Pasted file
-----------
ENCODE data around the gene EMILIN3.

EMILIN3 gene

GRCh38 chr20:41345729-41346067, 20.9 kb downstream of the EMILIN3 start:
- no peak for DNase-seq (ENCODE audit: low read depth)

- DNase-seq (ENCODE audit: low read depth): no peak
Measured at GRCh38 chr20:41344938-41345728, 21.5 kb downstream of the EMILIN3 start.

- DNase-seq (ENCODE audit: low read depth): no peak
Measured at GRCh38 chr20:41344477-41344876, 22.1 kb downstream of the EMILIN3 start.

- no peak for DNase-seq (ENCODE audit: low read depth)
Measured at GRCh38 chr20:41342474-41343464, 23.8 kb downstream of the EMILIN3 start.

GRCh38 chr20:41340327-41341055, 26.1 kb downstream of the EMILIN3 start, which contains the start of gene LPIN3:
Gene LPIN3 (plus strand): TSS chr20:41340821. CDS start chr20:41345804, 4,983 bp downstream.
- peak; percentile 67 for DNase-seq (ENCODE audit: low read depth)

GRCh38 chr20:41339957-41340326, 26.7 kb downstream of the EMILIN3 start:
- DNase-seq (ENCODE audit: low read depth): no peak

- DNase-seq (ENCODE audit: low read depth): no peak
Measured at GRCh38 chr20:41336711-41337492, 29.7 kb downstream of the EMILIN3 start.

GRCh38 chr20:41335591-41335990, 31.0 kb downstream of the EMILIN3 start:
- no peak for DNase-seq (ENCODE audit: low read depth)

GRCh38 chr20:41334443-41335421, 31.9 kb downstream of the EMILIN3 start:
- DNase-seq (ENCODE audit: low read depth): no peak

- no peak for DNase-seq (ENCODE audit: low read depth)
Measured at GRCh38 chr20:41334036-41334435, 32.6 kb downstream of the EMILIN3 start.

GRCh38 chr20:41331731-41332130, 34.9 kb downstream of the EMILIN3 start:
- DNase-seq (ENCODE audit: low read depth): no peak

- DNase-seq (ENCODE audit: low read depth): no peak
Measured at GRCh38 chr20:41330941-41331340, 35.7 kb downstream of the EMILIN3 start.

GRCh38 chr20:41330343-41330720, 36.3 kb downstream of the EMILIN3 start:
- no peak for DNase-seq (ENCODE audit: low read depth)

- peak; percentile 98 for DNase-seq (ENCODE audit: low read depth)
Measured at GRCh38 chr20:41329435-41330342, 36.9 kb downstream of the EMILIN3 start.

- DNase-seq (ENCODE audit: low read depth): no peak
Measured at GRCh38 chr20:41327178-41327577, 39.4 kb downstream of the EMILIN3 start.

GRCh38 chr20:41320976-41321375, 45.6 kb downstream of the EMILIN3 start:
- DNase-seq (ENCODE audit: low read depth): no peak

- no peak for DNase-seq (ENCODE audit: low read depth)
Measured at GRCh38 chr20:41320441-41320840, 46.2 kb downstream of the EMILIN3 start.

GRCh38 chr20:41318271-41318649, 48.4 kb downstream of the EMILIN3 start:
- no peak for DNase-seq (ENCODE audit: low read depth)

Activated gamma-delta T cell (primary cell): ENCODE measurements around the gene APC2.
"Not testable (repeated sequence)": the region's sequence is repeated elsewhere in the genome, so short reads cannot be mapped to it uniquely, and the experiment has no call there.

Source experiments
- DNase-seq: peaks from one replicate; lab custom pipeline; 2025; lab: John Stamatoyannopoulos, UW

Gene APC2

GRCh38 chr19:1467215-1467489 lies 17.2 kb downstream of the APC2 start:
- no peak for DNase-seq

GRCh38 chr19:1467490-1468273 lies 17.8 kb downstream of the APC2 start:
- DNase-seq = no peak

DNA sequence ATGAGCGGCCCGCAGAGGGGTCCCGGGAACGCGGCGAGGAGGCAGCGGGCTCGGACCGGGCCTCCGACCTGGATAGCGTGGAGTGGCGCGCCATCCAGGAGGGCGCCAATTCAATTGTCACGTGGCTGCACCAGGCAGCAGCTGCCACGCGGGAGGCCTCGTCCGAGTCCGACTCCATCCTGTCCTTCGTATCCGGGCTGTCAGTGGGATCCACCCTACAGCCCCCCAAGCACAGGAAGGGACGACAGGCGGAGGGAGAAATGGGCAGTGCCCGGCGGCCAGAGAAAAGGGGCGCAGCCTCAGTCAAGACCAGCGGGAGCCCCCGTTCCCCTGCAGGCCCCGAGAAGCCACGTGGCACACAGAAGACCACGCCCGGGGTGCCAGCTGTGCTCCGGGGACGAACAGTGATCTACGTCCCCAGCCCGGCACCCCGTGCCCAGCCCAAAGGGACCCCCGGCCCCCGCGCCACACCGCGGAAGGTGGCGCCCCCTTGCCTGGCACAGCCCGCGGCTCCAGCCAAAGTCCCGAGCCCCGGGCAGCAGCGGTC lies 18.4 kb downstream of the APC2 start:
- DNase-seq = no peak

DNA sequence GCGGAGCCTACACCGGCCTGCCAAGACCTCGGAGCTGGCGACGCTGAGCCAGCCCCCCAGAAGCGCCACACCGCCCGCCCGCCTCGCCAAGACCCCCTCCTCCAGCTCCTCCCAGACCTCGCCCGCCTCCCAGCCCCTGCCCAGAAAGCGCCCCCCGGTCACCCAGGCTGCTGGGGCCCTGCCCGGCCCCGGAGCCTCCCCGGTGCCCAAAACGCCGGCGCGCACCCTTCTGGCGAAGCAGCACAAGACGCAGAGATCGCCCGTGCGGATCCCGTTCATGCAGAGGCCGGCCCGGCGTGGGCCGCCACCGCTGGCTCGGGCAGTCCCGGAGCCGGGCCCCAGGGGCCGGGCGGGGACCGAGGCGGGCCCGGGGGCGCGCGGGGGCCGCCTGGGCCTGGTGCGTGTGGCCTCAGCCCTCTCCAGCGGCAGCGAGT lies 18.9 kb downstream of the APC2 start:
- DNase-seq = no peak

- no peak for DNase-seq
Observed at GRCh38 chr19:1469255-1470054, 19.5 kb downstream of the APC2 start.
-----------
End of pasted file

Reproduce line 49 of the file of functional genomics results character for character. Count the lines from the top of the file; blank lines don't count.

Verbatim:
DNA sequence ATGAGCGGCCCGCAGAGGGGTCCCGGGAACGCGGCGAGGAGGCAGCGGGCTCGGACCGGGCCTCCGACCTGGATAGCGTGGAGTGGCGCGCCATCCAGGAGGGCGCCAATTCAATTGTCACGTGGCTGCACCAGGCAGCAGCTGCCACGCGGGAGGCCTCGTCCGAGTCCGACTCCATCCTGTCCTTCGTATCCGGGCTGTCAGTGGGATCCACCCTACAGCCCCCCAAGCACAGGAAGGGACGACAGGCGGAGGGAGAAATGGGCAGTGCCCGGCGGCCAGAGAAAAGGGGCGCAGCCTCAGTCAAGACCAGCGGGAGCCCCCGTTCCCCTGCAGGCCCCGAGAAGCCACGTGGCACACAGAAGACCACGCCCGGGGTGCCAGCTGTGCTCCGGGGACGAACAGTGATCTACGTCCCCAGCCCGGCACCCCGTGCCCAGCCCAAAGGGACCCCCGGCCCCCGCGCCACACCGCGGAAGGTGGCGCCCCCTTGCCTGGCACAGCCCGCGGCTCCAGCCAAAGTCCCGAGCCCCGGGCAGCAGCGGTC lies 18.4 kb downstream of the APC2 start: